• We love him too, Tom, even though he caused us such pain. Even in his one losing Ashes series, he knocked over 40 Pommie poles! Apart from the Ball of the Century (which I watched live and owed something to the overhead conditions, which helped the in-swerve and dip before the ball hit the turf) my second most nightmarish moment was when Strauss padded up to a more conventional leg-break in the 2005 Ashes, and lost his leg bail to a ball that pitched wide of off-stump. Only Warney could have conceived such a piece of deception, let alone executed it. A true magician – a theatrical performer – whose legacy will always be the resuscitation of leg-spin bowling as the most beguiling art of cricket. He and Richie are at peace now to have a few more conversations on the subject. RIP Warnie.

    • There was a Sunday League game Surrey vs Hampshire at Whitgift School, around 2007ish I think. You know Warne stayed on for two hours at the end of play to sign autographs for a queue of kids some 200 or so. Tells you a lot about the guy that. And yes 2005, 40 wickets in the famous series in a losing cause. And ball of the century, well it probably was. Watch Gattings walk off.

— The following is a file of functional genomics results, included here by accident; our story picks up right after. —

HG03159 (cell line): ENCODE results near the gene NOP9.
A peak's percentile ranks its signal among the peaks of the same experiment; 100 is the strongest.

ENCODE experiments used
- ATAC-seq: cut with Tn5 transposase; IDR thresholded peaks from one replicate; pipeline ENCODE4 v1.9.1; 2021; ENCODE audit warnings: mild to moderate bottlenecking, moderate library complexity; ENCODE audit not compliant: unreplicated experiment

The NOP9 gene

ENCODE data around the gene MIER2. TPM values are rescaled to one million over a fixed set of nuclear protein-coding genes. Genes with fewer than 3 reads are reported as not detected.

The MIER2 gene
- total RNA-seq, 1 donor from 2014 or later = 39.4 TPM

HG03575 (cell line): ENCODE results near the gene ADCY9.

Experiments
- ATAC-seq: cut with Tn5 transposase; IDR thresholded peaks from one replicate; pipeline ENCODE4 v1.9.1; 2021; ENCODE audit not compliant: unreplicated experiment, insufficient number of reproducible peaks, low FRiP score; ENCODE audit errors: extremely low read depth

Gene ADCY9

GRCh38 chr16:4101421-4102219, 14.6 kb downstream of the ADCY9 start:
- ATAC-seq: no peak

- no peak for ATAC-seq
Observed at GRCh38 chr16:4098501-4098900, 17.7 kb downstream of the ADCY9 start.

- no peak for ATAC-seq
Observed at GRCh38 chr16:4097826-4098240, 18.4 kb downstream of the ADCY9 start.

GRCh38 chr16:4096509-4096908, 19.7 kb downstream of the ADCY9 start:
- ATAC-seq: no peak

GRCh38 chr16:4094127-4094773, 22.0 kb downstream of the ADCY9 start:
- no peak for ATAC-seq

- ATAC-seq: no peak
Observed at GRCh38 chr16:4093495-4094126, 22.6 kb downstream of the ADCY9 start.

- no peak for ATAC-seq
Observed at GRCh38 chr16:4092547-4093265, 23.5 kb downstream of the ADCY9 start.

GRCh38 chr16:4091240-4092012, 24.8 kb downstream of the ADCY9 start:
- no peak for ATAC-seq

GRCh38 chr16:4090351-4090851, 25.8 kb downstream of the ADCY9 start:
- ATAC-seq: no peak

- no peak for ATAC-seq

But yes Warne and Botham, just survived before the PC age arrived: today it would not have been the same, no doubt they would have been banned by the woke brigade. The game really needs character’s like Warne, a wallop man, not yes men like now. The cricketing world will be even worse off without him. RIP mate.

  • Thank you, James. A nice piece. I have been fortunate to watch, ‘live’, many cricketers, sadly, few of them English, who could genuinely be called ‘great’. Warne was one of them.

  • I love cricket. I love watching top class cricket. Best for me is watching great cricketers and I’ve been lucky to watch Cowdrey, Gower, Sir Viv, Both, McGrath, Ambrose and many others. Warne is very special. Like Beth Hart sings “the cherry on your chocolate cake”.